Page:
In today’s episode of “How it’s made” we are going to talk about solid wood flooring! Well, in fact we are not related to the TV show, but we are sure that we also can be helpful in explaining how exactly solid wood is made and following its path from the forest, through the factory and right to your home.
Although we and other flooring specialists often refer to solid wood as a “natural” and not a man-made product, it is important to say that solid wood is not simply cut from the tree and then directly installed in your house, or in your office. It may be a product of natural materials, but solid wood’s way from the forest to your place is long and interesting and today we are going to follow the manufacturing process and have a quick glimpse in order to help you understand better the nature and character of your solid wood flooring and be able to maintain it in good condition for a long, long time.
The most classical hardwood flooring – the solid wood one is made from planks that are cut from a single piece of wood. Why this is good. While still keeping your solid wood floor “alive” and close to nature by sticking to its natural shape and form as much as possible, even when installed, wood still continues to respond to nature and the environment as wood. Due to moisture, humidity, temperature changes and a number of other conditions, wood may start to “move”, or to enlarge and shrink. Normally, this is a natural process and the solid wood planks will overcome it and acclimatise to their new environment. However, imagine that your hardwood floor is a mix of different pieces of wood that are taken from different trees, even different wood species, with different age, grain and place of birth. What you are going to have as a result? Most surely, there will be patches of the floor responding differently to the environment and the changes in the environment. This definitely makes a pretty unsolid and not sturdy at all construction, right?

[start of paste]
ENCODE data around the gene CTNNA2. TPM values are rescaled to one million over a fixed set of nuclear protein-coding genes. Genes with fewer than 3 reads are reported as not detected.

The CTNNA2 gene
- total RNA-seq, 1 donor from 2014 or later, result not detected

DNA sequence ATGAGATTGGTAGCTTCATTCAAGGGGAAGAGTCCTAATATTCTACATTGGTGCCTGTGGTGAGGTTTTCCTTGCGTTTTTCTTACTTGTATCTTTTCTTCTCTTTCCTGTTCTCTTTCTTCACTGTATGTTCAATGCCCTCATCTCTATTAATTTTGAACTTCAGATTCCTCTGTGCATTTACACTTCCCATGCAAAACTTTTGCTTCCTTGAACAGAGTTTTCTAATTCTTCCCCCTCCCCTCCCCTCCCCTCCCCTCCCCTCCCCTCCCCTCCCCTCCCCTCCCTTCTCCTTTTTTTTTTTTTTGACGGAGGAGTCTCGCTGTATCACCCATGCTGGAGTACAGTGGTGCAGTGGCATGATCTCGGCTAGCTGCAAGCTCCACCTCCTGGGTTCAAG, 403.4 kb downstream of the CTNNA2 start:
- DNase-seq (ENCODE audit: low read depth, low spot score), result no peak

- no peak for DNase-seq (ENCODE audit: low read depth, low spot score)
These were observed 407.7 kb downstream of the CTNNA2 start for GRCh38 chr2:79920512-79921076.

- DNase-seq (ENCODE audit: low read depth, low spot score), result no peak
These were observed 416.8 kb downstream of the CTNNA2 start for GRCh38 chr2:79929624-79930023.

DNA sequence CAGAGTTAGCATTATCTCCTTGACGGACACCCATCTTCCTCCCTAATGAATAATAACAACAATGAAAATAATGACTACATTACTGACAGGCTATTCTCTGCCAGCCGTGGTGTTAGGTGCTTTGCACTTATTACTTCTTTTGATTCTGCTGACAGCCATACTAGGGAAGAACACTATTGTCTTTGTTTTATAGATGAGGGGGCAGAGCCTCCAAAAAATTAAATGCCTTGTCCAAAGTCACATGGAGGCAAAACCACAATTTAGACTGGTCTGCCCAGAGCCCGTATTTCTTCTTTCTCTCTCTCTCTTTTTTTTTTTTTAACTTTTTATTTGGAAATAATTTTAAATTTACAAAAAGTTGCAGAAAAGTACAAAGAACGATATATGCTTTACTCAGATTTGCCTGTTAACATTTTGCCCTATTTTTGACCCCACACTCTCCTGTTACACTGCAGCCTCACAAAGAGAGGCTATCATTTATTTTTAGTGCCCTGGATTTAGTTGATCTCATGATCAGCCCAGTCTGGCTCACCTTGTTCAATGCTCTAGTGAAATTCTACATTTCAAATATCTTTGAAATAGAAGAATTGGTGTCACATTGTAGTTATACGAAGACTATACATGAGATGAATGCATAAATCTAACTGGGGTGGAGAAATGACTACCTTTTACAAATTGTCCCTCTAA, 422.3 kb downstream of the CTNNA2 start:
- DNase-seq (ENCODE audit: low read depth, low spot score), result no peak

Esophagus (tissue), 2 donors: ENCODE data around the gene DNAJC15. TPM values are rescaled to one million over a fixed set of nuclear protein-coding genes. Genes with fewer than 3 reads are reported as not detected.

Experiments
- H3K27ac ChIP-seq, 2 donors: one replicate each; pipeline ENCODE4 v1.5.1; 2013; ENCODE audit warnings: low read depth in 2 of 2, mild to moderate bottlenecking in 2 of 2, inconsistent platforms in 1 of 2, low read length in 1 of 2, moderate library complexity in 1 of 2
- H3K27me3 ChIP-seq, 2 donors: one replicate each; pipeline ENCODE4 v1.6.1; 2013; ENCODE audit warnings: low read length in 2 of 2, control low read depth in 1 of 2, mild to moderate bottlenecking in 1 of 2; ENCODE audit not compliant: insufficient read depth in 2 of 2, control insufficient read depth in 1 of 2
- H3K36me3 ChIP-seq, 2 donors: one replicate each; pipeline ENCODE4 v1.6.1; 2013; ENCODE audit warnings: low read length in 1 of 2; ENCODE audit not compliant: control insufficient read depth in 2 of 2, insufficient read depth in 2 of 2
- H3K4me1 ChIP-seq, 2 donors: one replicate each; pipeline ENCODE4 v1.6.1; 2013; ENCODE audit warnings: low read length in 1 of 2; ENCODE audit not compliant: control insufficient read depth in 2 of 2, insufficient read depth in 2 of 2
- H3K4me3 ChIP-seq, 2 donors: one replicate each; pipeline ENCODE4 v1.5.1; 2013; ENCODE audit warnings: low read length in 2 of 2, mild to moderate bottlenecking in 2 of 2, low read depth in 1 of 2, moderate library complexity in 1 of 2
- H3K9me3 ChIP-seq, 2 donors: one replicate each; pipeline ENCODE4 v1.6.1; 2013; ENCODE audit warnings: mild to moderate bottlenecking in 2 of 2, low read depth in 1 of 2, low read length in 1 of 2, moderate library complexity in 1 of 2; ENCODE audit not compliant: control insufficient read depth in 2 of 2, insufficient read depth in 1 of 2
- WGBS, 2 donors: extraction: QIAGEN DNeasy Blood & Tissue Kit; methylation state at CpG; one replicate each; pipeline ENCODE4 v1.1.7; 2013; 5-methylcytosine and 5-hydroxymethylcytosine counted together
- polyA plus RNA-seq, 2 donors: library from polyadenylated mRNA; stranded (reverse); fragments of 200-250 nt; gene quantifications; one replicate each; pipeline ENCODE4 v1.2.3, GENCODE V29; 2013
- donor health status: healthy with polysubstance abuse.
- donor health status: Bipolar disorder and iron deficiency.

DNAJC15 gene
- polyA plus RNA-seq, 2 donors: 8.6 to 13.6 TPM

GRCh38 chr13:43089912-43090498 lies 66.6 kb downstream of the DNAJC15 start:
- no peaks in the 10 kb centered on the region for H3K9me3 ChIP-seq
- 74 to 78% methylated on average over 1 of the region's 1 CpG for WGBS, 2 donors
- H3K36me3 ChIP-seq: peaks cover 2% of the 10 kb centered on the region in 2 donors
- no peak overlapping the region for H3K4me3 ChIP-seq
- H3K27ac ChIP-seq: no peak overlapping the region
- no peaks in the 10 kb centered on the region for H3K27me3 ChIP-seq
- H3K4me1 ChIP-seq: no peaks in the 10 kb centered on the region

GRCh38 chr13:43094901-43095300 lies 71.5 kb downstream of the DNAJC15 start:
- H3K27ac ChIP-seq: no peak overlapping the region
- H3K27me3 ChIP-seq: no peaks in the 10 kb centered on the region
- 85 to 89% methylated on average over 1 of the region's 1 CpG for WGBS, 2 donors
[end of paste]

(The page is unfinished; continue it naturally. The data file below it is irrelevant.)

So, let’s get back to where the journey of a solid wood floor starts from – the tree. After the tree is cut in logs, some of them, usually those that have only a few knots and tight grain, are marked for flooring and are cut into rough planks by one of these methods:
- Flat or Plain Sawn – strips are cut off the log into planks, this is the most common type
- Quarter Sawn – the log is divided into fourths and then is cut into wooden strips
- Rift Sawn – the log is cut at a different angle, making it more stable and more expensive
After the strips are cut from the log, they are divided into four different categories of grain-based on their appearance, which determine their appearance and price only, but not their quality. Then all strips are planed on all sides to smooth out marks left from the saw and to make all planks levelled. A machine cuts the tongue and groove edges, so the planks can be installed into a floor later. Lastly, the planks are sealed and stained, if the floor is not offered as unfinished. And here you have it, your new solid wood flooring is ready to go on its way to you!
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